Until Lynette Woodard came along this year, the only female permitted to play with the Harlem Globetrotters was a nine-foot-tall, four-ton pachyderm named Bertha the Elephant who wore bucket-sized scarlet sneakers. History has it that Bertha could dunk with her trunk.
All things, even the Globetrotters, change. Ever since the team held tryouts for women this year and put Woodard, an Olympic gold medalist, on the roster, the country has been intrigued with the team as it has not been in years. With placards waving in the crowd and butterflies dancing madly in her stomach, she made her debut in the unlikely hoop town of Brisbane, Australia -- where the official city sport is said to be the rapid hoisting of Fosters lagers. On that night she proved herself a wizard among wizards.
"That first night in Australia, I was pretty nervous," she said the other day as she prepared for games at the Patriot Center tonight and tomorrow night and at the Capital Centre Sunday afternoon. "But the guys talked me through it pretty well. It all went just fine."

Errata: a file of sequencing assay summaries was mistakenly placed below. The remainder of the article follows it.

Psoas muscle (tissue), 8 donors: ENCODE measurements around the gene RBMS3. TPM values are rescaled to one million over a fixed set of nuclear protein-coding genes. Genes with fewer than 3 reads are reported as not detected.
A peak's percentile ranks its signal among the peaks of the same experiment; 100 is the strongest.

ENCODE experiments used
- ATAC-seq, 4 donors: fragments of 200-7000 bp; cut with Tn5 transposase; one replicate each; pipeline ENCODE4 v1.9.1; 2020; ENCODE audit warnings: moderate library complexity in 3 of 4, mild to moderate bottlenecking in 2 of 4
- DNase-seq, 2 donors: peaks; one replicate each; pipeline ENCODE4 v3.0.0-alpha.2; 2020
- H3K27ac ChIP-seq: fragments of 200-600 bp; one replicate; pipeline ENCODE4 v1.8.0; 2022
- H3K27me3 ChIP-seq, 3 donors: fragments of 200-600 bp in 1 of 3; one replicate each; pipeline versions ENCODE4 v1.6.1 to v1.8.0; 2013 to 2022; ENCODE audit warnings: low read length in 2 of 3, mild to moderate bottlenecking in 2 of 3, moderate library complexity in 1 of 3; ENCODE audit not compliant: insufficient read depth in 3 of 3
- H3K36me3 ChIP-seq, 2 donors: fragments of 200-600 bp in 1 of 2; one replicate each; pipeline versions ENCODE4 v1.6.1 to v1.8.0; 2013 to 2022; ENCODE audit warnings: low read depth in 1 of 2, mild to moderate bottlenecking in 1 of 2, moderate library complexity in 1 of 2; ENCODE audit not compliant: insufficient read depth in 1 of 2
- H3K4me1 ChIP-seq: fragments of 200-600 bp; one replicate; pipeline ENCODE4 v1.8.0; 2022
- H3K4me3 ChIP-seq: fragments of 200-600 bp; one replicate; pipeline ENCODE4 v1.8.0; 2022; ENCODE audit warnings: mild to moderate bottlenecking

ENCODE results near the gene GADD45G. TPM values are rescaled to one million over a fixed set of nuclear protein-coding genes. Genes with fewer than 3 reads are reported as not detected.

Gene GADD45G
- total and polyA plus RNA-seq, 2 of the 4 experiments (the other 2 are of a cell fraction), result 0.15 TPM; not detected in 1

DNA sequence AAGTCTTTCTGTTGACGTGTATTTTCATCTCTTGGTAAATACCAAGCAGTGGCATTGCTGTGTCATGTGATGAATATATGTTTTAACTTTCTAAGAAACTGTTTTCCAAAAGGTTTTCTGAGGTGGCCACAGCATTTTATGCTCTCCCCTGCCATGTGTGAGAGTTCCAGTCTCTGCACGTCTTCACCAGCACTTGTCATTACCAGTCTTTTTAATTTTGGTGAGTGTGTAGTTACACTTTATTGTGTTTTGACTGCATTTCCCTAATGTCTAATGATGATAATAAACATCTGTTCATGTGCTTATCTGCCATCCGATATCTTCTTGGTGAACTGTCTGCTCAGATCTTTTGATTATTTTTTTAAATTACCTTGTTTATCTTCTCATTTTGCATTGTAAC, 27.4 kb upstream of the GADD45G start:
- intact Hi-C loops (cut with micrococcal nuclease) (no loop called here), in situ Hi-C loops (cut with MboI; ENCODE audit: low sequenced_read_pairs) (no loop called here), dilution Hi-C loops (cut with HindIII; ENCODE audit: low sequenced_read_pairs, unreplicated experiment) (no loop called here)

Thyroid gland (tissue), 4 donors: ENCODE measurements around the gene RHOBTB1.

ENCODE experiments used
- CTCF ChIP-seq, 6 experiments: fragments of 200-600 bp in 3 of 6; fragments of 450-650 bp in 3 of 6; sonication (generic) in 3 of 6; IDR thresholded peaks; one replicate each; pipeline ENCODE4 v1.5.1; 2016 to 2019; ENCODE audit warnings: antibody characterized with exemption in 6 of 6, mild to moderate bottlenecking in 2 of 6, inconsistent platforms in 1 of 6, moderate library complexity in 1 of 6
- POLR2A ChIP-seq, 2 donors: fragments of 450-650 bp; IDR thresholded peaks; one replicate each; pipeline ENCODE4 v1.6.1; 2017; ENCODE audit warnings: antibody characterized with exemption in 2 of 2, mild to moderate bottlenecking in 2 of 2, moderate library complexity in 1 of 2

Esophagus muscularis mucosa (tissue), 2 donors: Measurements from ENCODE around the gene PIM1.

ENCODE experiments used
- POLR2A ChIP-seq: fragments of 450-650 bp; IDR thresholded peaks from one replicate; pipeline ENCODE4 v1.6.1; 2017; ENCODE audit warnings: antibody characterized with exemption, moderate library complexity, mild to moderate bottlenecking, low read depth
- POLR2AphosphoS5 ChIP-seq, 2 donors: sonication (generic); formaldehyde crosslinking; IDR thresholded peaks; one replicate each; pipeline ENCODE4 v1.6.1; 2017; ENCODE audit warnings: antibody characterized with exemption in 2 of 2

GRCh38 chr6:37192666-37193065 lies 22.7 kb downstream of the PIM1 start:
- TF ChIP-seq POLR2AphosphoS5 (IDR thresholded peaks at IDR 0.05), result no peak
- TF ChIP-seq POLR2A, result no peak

As anyone who has followed the team knows, the Globetrotters are a goony version of the game of basketball. They are to the Celtics what Spike Jones is to the Vienna Philharmonic. But sometimes Spike Jones is worth a listen and the Globetrotters worth a laugh.
Moving from the highbrow genre to the purely satiric was no problem for the newest Trotter. "Luckily I learned a lot of tricks when I was growing up in Wichita," said Woodard, who is 26. "I'd watch the boys spin the ball on their fingers or roll it along their shoulders. I'd wait for them to go home, and when I was all by myself I'd perfect the tricks. So the transition hasn't been too rough. The toughest thing I had to do was learn how to give every night."
The Globetrotters have been in the one-night-per-city barnstorming business since 1927, when Abe Saperstein hired five players and started zigzagging across the country in a Model T. Over the years the team has featured players blessed with comic genius: Curly Neal, Goose Tatum, Marques Haynes, Meadowlark Lemon. They have played for kings and popes and pie-eyed children. But the act grew weary.